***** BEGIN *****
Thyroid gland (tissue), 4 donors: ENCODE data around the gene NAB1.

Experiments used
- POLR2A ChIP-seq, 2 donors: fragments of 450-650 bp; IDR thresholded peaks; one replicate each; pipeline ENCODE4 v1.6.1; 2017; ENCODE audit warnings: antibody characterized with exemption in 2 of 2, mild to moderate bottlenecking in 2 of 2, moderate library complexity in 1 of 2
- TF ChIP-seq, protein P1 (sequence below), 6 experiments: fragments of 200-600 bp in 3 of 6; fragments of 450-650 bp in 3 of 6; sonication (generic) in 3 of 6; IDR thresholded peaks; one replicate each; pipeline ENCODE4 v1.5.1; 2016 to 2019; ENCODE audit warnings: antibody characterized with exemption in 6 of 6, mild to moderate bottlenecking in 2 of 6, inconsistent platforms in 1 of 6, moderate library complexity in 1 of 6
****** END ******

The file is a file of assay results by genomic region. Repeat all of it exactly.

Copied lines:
Thyroid gland (tissue), 4 donors: ENCODE data around the gene NAB1.

Experiments used
- POLR2A ChIP-seq, 2 donors: fragments of 450-650 bp; IDR thresholded peaks; one replicate each; pipeline ENCODE4 v1.6.1; 2017; ENCODE audit warnings: antibody characterized with exemption in 2 of 2, mild to moderate bottlenecking in 2 of 2, moderate library complexity in 1 of 2
- TF ChIP-seq, protein P1 (sequence below), 6 experiments: fragments of 200-600 bp in 3 of 6; fragments of 450-650 bp in 3 of 6; sonication (generic) in 3 of 6; IDR thresholded peaks; one replicate each; pipeline ENCODE4 v1.5.1; 2016 to 2019; ENCODE audit warnings: antibody characterized with exemption in 6 of 6, mild to moderate bottlenecking in 2 of 6, inconsistent platforms in 1 of 6, moderate library complexity in 1 of 6